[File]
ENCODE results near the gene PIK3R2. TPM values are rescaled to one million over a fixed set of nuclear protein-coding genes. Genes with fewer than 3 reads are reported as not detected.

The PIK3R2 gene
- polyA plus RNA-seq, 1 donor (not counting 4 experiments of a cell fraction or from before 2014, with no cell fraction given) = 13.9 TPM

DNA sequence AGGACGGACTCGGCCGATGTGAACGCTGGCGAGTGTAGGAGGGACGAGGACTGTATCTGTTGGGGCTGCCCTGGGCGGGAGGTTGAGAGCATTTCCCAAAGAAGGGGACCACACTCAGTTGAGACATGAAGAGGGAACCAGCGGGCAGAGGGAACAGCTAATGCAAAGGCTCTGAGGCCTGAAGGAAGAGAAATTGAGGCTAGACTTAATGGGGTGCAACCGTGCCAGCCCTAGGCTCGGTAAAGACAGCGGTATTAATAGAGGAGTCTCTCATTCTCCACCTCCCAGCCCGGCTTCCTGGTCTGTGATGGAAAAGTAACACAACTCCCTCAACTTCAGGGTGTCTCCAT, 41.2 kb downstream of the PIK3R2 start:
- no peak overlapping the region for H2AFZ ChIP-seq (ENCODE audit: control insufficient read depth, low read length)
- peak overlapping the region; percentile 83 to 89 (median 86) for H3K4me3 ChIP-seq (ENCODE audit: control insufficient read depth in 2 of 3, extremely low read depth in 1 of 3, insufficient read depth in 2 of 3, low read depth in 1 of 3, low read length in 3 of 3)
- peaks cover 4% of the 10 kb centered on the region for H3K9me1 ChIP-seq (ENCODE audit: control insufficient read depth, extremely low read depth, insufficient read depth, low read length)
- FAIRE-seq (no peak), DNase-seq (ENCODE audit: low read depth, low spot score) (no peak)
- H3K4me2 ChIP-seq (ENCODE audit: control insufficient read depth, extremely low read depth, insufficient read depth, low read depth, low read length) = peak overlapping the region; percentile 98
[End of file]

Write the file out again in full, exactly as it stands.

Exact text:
ENCODE results near the gene PIK3R2. TPM values are rescaled to one million over a fixed set of nuclear protein-coding genes. Genes with fewer than 3 reads are reported as not detected.

The PIK3R2 gene
- polyA plus RNA-seq, 1 donor (not counting 4 experiments of a cell fraction or from before 2014, with no cell fraction given) = 13.9 TPM

DNA sequence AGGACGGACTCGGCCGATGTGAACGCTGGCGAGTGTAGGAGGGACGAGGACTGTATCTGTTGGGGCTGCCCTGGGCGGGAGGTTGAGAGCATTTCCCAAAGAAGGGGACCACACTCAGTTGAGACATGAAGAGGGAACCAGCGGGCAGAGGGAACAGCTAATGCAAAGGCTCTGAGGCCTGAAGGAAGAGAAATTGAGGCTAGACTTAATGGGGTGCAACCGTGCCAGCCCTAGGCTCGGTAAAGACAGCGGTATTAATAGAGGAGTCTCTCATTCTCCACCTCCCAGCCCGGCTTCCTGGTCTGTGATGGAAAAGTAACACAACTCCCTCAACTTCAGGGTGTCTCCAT, 41.2 kb downstream of the PIK3R2 start:
- no peak overlapping the region for H2AFZ ChIP-seq (ENCODE audit: control insufficient read depth, low read length)
- peak overlapping the region; percentile 83 to 89 (median 86) for H3K4me3 ChIP-seq (ENCODE audit: control insufficient read depth in 2 of 3, extremely low read depth in 1 of 3, insufficient read depth in 2 of 3, low read depth in 1 of 3, low read length in 3 of 3)
- peaks cover 4% of the 10 kb centered on the region for H3K9me1 ChIP-seq (ENCODE audit: control insufficient read depth, extremely low read depth, insufficient read depth, low read length)
- FAIRE-seq (no peak), DNase-seq (ENCODE audit: low read depth, low spot score) (no peak)
- H3K4me2 ChIP-seq (ENCODE audit: control insufficient read depth, extremely low read depth, insufficient read depth, low read depth, low read length) = peak overlapping the region; percentile 98